boy, beach, sand, shore, water, waves, ocean, sea, pier, sunshine, sunny, summer, sky, clouds, people, fun, jumping, people, childLiving Free.  Tips for Parents of Children with Special Needs or Otherwise.

I have a two year old.

My two year old listens.

Sometimes he doesn’t.

But on this particular day, he was doing all the right things.  Walking. Hands to himself. Not running. Quiet voice. Following a parent.

What happened?

We had been sitting in church for over an hour as we do most Sundays. Church was over. All congregants were leaving out of the aisles.  My husband works with the technology ministry and moved to the back of the church to say hello to his fellow volunteers and check on a few things.  Our son decided to follow him.  I am following my son, a few feet away from me, but close enough.  An older woman decided to grab my son by his arm and stop him from moving.  I am thinking “Oh, she’s holding him because she doesn’t see me”.  I immediately say to her “I have him. Thank you”.  The older woman turned to me and responded “Do you? Do you have him? Are you sure?” (with that churchy older woman righteous indignation….and she’s still holding my son).  I respond “Yes. Thank you”. She responded “You need to keep an eye on him. Watch him.  I had one like that. And he is giving me hell now at the age of 28”.  My response was not anger nor empathy towards her circumstance. I simply responded with “I don’t want to disrespect you. So I will wish you a good Sunday” And I walked away.

There are many posts I read on apraxia, autism, and other special needs groups where parents get public opinion by family, friends, or even strangers about their child’s behavior.  I am immediately empathetic as a therapist toward the parent who has to handle so much and feel the eyes on her (his) back when your child has a meltdown or tantrum in public.  The response of anger is natural towards the judgement others try to heap on you.  But I like peace and am more conscious than ever about people, their energy, and who really matters.  In the moment of meltdown, your child and you matter…shutting out the noise is a skill to develop that is only refined in the fire (the situations).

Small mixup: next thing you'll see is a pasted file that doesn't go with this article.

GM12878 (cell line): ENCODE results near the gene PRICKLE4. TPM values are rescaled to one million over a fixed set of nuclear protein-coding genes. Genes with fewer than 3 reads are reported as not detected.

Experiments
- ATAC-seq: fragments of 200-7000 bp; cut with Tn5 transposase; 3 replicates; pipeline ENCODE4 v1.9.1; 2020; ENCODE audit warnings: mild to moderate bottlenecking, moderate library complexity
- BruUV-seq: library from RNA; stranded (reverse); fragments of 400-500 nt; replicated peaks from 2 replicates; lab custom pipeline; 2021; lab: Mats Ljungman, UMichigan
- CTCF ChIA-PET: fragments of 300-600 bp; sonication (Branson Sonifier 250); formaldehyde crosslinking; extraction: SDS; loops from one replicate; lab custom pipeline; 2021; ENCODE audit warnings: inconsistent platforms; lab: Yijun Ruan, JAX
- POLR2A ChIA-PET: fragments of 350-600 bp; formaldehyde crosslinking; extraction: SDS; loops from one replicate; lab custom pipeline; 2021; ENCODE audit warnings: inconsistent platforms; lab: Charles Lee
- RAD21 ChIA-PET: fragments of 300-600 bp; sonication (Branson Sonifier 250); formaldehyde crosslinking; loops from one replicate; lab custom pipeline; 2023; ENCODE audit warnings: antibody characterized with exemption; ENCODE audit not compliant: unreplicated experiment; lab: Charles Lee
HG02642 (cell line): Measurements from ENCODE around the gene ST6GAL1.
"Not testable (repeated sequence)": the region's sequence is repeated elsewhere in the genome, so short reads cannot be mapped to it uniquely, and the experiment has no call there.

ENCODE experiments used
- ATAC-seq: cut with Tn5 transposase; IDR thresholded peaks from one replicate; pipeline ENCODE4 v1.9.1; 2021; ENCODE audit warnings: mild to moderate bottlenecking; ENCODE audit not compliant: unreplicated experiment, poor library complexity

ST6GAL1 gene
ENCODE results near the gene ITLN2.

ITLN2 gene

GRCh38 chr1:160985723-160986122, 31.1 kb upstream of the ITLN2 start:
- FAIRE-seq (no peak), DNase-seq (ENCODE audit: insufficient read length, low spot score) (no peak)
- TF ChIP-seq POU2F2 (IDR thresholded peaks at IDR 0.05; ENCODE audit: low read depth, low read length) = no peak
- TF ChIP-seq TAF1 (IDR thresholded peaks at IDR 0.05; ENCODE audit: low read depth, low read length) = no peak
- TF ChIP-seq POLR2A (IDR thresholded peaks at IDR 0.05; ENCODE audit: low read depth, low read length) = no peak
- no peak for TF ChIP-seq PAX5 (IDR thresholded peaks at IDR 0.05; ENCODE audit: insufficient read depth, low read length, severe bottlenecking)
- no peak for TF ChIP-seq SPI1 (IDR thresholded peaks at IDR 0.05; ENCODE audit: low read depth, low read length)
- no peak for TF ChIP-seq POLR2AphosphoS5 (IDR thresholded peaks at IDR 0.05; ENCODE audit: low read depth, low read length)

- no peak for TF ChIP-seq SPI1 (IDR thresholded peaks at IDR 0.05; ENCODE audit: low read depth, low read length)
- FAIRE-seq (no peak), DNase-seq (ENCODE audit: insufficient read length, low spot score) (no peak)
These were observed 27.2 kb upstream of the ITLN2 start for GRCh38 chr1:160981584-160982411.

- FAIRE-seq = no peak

Tips to Maintain Your Sanity When the Criticism Comes

  1. Maintain a respectful environment.  Your child is watching you.  Equally important, someone has to choose to bring respect into the atmosphere.  That someone is you.
  2. Close it quickly.  My engagement was about my child.  The older woman wanted me to respond to her statements about her son and my son.  I did not engage with her on that level.  I responded from my level.  “I will not and cannot disrespect you. Have a good day.” (and I walked away).
  3. Be thankful.  Knowledge is power.  I now know she is not a person my eyes will look upon when inquiring about parenting support or advice.  When people show you who they are, believe them.  Stop rechecking for them to show up the way you image or imagine.  You will disappointed, hurt, and angry every time.  Also be really thankful that you passed this test!  You did it!  (I am quietly in awe of myself and thanking God that I passed his test, especially after today’s sermon on how to respond to people of different capacity).
  4.  Don’t defend.  This is huge.  Know your value as a parent. When people call any of those into question…you will not need to defend because of knowing who you are.  The criticism may bruise a little or a lot.  Don’t quietly ask the arena of criticism to take care of your scars or heal you.  In your safe zone of you and your supporters, the healing can happen.  I have had to learn this in business, family, relationships.  And it all goes back to how you value YOU.  When there is value, there is nothing to defend AND no need to try to top others (in an effort to make yourself feel better about you).

I was feeling out of it on the ride home.  I was not angry.  It was the questions you ask yourself about yourself.  And then I stopped.  How dare I let a brief encounter make me begin to second guess myself.  The larger feeling was one of “Wow. I am growing up”.  I can remember when any kind of criticism about things that I hold near and dear would injure me.  Not anymore.

Being unafraid to show up is so important to resilient living.  I respect the writing and research of Dr. Brene Brown and along with my spiritual foundation and life, it is elevating me in all areas.  Finding YOU is saying I am doing my best.  Standing in the power of YOU is saying “I am my best self right now.  If that is what you will criticize when I am around.  We can no longer be in the same space.”

THRIVE.  Why?  Because we have one life to live with no do overs. Because as humans beings we are sometimes in such survival mode that we mask our feelings of weary, tired, loss, hurt with negative sarcasm, criticism, expensive purchases, and defending.

Time out from that!

And it will take some getting used to.

You will need new parts of your supportive circle.

But trust me…you will have a greater sense of peace and deeper connection with life and the people that really matter.

So the next time, you get the critical eyes of judgement as your child rolls back and forth in the grocery store aisles or people think you have one too many children.  Narrow your focus to your child and family.  Understand his (her) needs. Block out the opinion of others.  And verbally state “I don’t want to disrespect you as a human being. So I will bid you a good afternoon (or life)”.

Peace.  (We all need it).

Landria Green ~SLP GURU

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